The US Department of Justice (DOJ) has announced the settlement of multiple False Claims Act actions against 55 hospitals and one manufacturer. The settlements (totaling more than $34 million and $1.9 million, respectively) alert employers to the DOJ's continued vehement prosecution of whistleblower claims across all industry sectors, and their often significant cost.
Employers should be aware that both actions were initiated by former employee whistleblowers who filed qui tam actions under the False Claims Act, in which the DOJ later intervened. Qui tam actions brought under the False Claims Act allow private citizens to file actions on behalf of the government for false claims, or fraudulent transactions, made under public contracts. The False Claims Act allows the whistleblowers, or relators, to share in any monetary judgments, settlements or government recoveries secured as a result of the lawsuit. Because of the possibility of reaping as much as 30 percent of a recovery under the False Claims Act, employees could forego internal complaint mechanisms in favor of filing these types of whistleblower lawsuits.
In an action against CyTerra Corporation (United States ex rel. Bartczak, et al. v. CyTerra Corporation, Civil Action No. 06-CA-10550-NMG), the DOJ claimed that the Massachusetts manufacturer had withheld cost or pricing data from the government during public contract negotiations. The False Claims Act whistleblower lawsuit was originally filed by two former CyTerra executives. Those whistleblowers will share $361,000 from the settlement amount.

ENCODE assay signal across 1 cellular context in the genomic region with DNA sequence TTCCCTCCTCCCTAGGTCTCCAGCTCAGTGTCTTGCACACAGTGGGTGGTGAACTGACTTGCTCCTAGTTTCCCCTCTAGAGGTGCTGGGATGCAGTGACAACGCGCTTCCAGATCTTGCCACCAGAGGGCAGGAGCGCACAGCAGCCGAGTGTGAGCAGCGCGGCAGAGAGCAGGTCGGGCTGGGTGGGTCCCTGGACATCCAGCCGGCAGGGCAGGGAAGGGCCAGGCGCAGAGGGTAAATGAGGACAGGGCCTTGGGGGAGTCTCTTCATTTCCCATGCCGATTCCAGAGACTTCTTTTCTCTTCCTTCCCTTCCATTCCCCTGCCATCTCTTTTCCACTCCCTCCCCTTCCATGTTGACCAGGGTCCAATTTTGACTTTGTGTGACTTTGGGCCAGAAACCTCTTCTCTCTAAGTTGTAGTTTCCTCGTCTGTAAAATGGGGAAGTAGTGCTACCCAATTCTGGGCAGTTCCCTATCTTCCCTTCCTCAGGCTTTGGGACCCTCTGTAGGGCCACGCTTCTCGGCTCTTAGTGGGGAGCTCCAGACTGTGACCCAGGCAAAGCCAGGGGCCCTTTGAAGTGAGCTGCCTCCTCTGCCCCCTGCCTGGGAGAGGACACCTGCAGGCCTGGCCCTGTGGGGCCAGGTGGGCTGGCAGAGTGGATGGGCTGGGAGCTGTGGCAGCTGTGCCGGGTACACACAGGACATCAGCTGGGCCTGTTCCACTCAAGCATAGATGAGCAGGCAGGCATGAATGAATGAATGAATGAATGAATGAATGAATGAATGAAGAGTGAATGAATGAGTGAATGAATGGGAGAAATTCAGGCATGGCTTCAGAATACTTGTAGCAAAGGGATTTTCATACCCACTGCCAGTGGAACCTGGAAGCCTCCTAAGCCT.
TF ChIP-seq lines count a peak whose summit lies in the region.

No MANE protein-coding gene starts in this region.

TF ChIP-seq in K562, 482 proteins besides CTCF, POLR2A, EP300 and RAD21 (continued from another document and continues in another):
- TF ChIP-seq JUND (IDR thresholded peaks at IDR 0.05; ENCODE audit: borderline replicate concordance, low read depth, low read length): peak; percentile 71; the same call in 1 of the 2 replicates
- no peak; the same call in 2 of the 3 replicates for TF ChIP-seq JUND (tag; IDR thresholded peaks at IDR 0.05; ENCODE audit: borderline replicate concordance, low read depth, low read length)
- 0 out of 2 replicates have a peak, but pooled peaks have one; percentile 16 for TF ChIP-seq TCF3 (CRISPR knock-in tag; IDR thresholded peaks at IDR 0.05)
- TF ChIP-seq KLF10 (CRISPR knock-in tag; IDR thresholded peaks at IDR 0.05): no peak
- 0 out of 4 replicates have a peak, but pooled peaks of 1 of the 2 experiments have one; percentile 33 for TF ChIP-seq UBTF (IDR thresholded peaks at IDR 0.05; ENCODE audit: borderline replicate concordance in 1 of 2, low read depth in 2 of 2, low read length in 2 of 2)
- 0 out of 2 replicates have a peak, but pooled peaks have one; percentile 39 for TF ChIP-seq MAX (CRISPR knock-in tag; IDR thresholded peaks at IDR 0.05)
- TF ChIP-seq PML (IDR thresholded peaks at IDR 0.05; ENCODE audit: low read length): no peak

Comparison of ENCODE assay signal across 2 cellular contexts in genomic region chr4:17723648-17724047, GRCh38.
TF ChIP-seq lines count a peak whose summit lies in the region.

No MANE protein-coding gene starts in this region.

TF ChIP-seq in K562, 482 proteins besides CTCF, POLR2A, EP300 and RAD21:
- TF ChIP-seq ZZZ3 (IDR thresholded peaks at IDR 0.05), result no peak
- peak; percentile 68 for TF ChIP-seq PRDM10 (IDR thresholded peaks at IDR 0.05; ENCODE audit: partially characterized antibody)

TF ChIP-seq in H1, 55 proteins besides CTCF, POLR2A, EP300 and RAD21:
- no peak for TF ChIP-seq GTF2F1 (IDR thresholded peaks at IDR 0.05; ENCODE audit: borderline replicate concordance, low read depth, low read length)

The DOJ's settlements with 55 hospitals located in 21 states form part of a larger initiative combatting Medicare fraud related to kyphoplasty procedures, which are used to treat complications from osteoporosis and are frequently performed on an outpatient basis. Two former employees of Kyphon Inc., the corporation that first developed the kyphoplasty procedure and trains physicians in performing the procedure, initially filed False Claims Act whistleblower claims. The two whistleblowers will receive approximately $5.5 million as a result of the settlements.
In a related 2008 case, Medtronic Spine LLC, the corporation that had acquired Kyphon, Inc. in 2007, settled DOJ's allegations that it was defrauding Medicare by advising hospital providers to perform inpatient instead of outpatient kyphoplasty procedures for $75 million.
This latest settlement brings DOJ's total recovery to over $14.7 billion for False Claims Act recoveries since January 2009.